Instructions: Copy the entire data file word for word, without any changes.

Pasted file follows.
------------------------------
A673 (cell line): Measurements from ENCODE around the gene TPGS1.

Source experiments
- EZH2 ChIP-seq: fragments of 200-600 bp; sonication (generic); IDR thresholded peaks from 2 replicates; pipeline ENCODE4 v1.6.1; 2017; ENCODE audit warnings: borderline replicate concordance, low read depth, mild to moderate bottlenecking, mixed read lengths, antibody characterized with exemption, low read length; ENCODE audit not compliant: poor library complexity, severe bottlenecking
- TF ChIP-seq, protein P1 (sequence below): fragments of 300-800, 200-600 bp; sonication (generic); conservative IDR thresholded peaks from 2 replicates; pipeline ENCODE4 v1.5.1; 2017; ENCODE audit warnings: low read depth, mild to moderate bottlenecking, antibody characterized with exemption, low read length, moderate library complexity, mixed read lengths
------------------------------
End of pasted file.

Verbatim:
A673 (cell line): Measurements from ENCODE around the gene TPGS1.

Source experiments
- EZH2 ChIP-seq: fragments of 200-600 bp; sonication (generic); IDR thresholded peaks from 2 replicates; pipeline ENCODE4 v1.6.1; 2017; ENCODE audit warnings: borderline replicate concordance, low read depth, mild to moderate bottlenecking, mixed read lengths, antibody characterized with exemption, low read length; ENCODE audit not compliant: poor library complexity, severe bottlenecking
- TF ChIP-seq, protein P1 (sequence below): fragments of 300-800, 200-600 bp; sonication (generic); conservative IDR thresholded peaks from 2 replicates; pipeline ENCODE4 v1.5.1; 2017; ENCODE audit warnings: low read depth, mild to moderate bottlenecking, antibody characterized with exemption, low read length, moderate library complexity, mixed read lengths